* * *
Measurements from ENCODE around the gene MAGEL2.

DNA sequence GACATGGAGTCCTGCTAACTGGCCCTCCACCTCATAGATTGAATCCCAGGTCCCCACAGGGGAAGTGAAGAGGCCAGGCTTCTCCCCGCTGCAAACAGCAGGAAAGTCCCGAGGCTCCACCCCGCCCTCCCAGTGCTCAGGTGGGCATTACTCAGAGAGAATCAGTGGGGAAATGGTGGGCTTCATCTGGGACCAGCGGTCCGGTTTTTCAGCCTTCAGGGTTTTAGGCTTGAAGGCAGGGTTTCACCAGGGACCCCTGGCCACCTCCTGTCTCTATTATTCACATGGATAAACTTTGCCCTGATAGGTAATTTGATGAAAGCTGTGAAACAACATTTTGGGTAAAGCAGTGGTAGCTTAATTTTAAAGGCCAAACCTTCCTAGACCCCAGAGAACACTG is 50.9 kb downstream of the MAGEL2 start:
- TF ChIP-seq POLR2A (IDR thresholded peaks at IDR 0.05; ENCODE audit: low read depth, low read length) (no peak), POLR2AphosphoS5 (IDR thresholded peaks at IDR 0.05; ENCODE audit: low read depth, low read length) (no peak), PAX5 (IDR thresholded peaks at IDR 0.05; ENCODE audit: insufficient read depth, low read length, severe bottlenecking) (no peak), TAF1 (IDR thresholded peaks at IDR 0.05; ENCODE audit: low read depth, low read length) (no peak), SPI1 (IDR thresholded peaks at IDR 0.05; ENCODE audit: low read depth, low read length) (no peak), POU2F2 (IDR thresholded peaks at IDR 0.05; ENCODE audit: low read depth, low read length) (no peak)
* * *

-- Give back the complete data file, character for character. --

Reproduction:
Measurements from ENCODE around the gene MAGEL2.

DNA sequence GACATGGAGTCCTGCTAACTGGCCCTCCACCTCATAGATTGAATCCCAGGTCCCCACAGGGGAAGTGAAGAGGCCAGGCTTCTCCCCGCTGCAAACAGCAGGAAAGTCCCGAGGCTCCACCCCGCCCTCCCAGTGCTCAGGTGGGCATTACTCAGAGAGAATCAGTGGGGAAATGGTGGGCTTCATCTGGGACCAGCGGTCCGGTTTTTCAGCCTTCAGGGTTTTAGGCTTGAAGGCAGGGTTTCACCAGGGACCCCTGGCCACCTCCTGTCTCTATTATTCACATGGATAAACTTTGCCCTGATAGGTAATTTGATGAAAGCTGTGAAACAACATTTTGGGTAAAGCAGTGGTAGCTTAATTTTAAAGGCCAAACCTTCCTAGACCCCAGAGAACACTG is 50.9 kb downstream of the MAGEL2 start:
- TF ChIP-seq POLR2A (IDR thresholded peaks at IDR 0.05; ENCODE audit: low read depth, low read length) (no peak), POLR2AphosphoS5 (IDR thresholded peaks at IDR 0.05; ENCODE audit: low read depth, low read length) (no peak), PAX5 (IDR thresholded peaks at IDR 0.05; ENCODE audit: insufficient read depth, low read length, severe bottlenecking) (no peak), TAF1 (IDR thresholded peaks at IDR 0.05; ENCODE audit: low read depth, low read length) (no peak), SPI1 (IDR thresholded peaks at IDR 0.05; ENCODE audit: low read depth, low read length) (no peak), POU2F2 (IDR thresholded peaks at IDR 0.05; ENCODE audit: low read depth, low read length) (no peak)